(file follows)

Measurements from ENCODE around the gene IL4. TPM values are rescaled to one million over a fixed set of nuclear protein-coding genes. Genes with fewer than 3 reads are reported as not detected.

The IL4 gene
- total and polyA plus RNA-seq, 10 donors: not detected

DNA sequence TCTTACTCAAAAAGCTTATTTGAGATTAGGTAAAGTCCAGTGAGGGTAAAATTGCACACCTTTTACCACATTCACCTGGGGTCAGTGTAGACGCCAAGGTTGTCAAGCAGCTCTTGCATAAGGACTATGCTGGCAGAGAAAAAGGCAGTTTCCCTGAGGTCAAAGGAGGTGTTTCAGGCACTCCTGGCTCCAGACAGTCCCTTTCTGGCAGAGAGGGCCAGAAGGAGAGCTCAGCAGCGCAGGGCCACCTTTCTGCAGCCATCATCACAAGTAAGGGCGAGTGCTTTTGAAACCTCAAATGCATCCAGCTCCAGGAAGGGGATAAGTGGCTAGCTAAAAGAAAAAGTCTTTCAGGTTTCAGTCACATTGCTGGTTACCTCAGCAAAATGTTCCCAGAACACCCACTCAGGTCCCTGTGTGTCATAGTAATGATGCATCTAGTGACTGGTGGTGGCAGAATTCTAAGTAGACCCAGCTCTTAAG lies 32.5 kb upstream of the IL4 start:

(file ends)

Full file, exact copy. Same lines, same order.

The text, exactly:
Measurements from ENCODE around the gene IL4. TPM values are rescaled to one million over a fixed set of nuclear protein-coding genes. Genes with fewer than 3 reads are reported as not detected.

The IL4 gene
- total and polyA plus RNA-seq, 10 donors: not detected

DNA sequence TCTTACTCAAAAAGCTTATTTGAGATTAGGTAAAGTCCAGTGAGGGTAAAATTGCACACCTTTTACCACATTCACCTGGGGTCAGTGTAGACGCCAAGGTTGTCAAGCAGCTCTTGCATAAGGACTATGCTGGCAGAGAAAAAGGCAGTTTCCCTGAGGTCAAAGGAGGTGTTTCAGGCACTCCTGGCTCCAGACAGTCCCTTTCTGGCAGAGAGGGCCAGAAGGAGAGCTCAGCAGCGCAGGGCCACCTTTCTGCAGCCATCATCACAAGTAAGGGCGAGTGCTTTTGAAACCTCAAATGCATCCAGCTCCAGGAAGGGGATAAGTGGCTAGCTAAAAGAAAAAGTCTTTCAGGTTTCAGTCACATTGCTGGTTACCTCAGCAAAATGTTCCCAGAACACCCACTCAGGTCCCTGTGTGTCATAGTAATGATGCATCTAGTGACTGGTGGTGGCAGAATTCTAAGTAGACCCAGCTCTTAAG lies 32.5 kb upstream of the IL4 start: